The movie begins with a shot of a snake slithering through Hurrican Katrina water as the credits pile up with familiar batshit crazy types: Werner Herzog, Nicolas Cage, Val Kilmer. I am not at all afraid of snakes and like all phobias, if you don't have it you think it's strange that other people do. What's scary about snakes? They're beautiful and the way they move is intoxicating.
The snake is moving through a flooding prison and a prisoner named Chavez, seeing the snake, says "oh shit". It's the first line of dialogue in the movie. The first and last series has made me hyper aware of how movies begin and "oh shit" doesn't give me much hope for anything beautifully scripted. But it's Herzog so at least it'll be watchable.
I didn't see the original Bad Lieutenant (1992). The only thing I remember hearing about that movie when it came out was that it was 'sick' and that Harvey Keitel went full frontal. There was an uproar because a) you're not supposed to see penis in movies and b) if you do it's supposed to be porn star size. At least that's the rule according to the internet which always collectively freaks out when confronted with anything approximating reality.
I have no phobia about snakes or trouser snakes but I sure as hell don't want to see Nicolas Cage's!!! I bring this up because in this sequence he talks about his $55 underwear and then he takes off his jacket off. For a second I was very afraid. In the end he just jumped into the 'oh shit'ty water with his clothes on to rescue Chavez.
Six months later Cage is investigating a crime and snorting...vicodin? That rescue apparently messed up his back forever. At least that's what I think he's snorting. I didn't even know it was possible to snort prescription medication but I recently watched the first season of Nurse Jackie (so good) and you learn a lot about how creative people get with their addictions, prescribed and otherwise.
Cage's bad lieutenant is investigating an execution style massacre of an entire family in New Orleans. It's drug related as is virtually everything in the movie. In a little dead boy's room he reads a sad poem about a fish, which sits in a glass. I'm currently undecided about the movie but the cinematography (by Peter Zeitlinger) is pretty great.
During a precinct meeting about this bloody crime there's a fun pan left through assembled cops that ends on Nicolas Cage, his shoulders are asymmetrical with pain and his face wears an odd hung expression. He has the most unlikely of movie star faces. If a woman were as ugly as Nicolas Cage she would only get to be a character actress. She would never in a million years get any leading roles and certainly wouldn't earn millions while phoning it in in numerous action pictures.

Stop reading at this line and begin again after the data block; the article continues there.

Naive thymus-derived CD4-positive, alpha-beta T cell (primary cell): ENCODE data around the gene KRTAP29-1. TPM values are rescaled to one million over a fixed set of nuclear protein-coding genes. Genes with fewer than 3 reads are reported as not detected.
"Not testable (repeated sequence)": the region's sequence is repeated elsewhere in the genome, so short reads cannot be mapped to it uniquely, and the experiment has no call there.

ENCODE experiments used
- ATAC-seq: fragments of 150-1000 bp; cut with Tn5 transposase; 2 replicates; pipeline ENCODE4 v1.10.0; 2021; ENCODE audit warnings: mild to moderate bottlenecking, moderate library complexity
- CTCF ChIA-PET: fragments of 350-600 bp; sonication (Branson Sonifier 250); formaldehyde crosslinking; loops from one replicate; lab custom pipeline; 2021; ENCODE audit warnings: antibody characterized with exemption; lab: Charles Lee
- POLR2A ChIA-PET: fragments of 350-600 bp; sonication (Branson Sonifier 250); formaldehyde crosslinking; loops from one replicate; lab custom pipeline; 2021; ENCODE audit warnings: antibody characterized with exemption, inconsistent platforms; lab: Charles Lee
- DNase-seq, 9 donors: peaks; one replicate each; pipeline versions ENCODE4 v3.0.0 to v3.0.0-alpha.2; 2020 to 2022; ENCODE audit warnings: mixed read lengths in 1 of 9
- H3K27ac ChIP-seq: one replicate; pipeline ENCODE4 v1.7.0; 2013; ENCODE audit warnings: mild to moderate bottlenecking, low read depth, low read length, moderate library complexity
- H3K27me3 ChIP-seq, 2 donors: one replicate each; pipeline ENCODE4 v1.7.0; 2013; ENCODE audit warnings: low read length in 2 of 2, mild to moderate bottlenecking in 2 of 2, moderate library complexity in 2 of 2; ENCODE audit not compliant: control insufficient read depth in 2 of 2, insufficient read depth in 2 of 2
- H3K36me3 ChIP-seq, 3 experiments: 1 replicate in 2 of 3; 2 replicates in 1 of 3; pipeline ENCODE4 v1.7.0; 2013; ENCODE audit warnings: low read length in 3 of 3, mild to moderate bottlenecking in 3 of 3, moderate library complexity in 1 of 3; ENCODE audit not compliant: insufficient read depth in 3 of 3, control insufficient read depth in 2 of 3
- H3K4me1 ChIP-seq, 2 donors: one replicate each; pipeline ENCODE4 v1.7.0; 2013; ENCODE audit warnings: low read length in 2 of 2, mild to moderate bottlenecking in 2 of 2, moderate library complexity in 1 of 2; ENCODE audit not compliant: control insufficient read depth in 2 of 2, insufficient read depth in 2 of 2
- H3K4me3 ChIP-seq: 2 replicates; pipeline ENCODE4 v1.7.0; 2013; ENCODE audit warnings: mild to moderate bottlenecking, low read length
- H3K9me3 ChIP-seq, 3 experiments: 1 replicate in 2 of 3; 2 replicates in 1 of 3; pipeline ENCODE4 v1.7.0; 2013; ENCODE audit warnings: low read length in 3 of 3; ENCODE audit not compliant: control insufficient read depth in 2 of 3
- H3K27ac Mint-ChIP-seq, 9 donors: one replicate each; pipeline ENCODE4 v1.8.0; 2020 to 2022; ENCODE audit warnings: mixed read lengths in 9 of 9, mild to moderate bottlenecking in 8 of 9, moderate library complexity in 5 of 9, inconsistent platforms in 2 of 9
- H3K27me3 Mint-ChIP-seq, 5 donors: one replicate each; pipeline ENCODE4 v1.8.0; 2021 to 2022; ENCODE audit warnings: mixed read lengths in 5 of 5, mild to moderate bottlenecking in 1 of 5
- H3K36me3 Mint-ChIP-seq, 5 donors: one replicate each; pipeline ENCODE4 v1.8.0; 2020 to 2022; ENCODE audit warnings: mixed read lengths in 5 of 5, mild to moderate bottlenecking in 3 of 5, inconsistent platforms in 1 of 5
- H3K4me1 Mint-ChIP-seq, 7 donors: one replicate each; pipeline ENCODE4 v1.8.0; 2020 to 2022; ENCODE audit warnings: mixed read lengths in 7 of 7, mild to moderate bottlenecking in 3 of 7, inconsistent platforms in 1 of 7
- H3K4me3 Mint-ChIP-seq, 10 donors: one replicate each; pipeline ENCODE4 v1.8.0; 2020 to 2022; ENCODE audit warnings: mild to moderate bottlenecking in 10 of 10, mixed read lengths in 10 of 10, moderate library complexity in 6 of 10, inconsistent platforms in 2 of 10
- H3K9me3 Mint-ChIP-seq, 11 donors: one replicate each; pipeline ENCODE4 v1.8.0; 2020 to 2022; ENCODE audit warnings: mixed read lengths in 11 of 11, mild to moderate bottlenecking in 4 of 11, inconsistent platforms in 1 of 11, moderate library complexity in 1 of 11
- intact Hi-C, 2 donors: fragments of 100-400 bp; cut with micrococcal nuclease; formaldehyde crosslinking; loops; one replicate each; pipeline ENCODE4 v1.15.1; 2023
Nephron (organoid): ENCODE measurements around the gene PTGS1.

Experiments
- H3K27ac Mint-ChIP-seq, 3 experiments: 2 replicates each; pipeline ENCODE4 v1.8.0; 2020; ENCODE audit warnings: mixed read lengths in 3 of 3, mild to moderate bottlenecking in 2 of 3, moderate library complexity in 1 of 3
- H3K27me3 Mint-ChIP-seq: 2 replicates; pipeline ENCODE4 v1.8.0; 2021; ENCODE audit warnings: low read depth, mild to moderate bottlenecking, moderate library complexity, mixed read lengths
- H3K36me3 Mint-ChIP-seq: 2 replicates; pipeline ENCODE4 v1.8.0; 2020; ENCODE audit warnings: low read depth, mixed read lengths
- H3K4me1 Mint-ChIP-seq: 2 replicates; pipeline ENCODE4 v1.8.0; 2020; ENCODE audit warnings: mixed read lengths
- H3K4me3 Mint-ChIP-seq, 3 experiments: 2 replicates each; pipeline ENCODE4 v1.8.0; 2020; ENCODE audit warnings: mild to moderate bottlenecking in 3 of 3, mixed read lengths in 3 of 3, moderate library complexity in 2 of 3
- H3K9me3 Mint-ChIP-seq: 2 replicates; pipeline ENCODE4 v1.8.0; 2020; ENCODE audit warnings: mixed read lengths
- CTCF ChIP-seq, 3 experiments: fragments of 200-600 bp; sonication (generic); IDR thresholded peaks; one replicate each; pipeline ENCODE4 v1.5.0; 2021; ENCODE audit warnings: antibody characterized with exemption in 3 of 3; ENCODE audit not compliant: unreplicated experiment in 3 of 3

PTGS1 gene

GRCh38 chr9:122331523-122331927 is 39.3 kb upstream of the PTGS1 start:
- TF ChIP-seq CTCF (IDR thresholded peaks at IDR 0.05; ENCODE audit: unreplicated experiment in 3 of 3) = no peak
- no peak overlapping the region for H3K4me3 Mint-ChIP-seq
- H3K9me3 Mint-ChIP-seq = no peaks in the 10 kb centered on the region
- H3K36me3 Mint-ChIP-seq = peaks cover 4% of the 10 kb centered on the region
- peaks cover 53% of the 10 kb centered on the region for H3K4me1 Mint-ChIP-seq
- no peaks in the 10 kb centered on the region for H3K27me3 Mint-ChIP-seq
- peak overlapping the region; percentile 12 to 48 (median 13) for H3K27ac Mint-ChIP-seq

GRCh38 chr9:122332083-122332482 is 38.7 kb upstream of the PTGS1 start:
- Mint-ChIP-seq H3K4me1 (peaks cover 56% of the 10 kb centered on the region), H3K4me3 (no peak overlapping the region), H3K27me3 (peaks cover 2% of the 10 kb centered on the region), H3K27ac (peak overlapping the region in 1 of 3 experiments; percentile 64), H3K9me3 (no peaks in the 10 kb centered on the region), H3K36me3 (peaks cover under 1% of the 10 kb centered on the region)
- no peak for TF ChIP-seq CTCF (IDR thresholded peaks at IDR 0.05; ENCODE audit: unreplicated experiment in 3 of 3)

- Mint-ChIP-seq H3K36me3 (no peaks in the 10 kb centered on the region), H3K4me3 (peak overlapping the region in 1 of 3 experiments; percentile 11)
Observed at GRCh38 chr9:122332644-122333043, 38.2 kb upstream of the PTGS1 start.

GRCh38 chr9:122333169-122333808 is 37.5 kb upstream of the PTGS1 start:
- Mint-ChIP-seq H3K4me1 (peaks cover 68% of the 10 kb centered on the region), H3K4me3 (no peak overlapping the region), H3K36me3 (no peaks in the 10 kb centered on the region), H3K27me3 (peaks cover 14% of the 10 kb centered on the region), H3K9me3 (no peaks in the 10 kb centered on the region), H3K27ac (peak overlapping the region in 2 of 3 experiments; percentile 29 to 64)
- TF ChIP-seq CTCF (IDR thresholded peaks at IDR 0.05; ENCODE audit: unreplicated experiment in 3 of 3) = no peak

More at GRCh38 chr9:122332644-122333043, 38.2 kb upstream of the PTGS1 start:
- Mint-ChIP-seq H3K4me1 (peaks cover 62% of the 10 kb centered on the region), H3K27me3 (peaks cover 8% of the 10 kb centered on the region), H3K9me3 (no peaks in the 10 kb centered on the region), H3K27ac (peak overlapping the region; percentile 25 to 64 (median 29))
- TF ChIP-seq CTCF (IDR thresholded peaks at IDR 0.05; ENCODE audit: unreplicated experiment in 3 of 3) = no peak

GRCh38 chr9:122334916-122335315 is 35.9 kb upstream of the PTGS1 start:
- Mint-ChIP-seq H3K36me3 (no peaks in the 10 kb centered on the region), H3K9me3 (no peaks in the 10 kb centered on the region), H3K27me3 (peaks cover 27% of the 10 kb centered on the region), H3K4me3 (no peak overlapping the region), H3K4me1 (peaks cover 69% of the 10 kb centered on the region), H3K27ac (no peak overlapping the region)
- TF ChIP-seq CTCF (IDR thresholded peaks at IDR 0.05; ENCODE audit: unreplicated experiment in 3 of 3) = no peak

Not that he's phoning it in in this movie.
I suppose you could say that Nicolas Cage is a good actor but i think you'd have to define good acting first. At any rate he's unarguably an inventive actor. But invention and "good" are not always simpatico. You should also be consistent and you should maybe work towards cohesive characterizations and end goals. In short, there should be a method to your madness... especially when there's actual madness. Otherwise it'll all tip over into self-parody or self-aggrandizement or self-love or all three. I sometimes think that Nicolas Cage is, as an actor, as compulsive a masturbator as his Adaptation altar-ego. Take his Big Daddy role in Kick-Ass for another example. Yes, it's funny that he's mocking Adam West's Batman cadences but to what end?
The bad lieutenant is sometimes working on his murder case but just as often he's preying on club goers outside of a bar named Gator's Retreat to score more dope. Somewhere in the world right at this very moment, a grad student has just proposed a dissertation on animal imagery in Bad Lieutenant ... or possibly the films of Werner Herzog. Herzog's got a complete menagerie inside that filmography: monkeys, iguanas, grizzlies... you name it.
Anyway the lieutenant just forced a guy some poor sap to give up his drugs and then made the guy watch as he banged his girlfriend. Pleasant. While doing this naughty deed, Cage emits these sounds that are meant to function as sexual grunting but sound closer to guffawed barking. He's such a weirdo (character and actor). There are many shots of animals in this movie, but there's many more of Nicolas Cage behaving like a beast. Now I am beginning to remember vague implied descriptions of perversity from the first film and also why I never saw it. I understand that the two Bad Lieutenants are not especially related as films, outside of their shared perversity?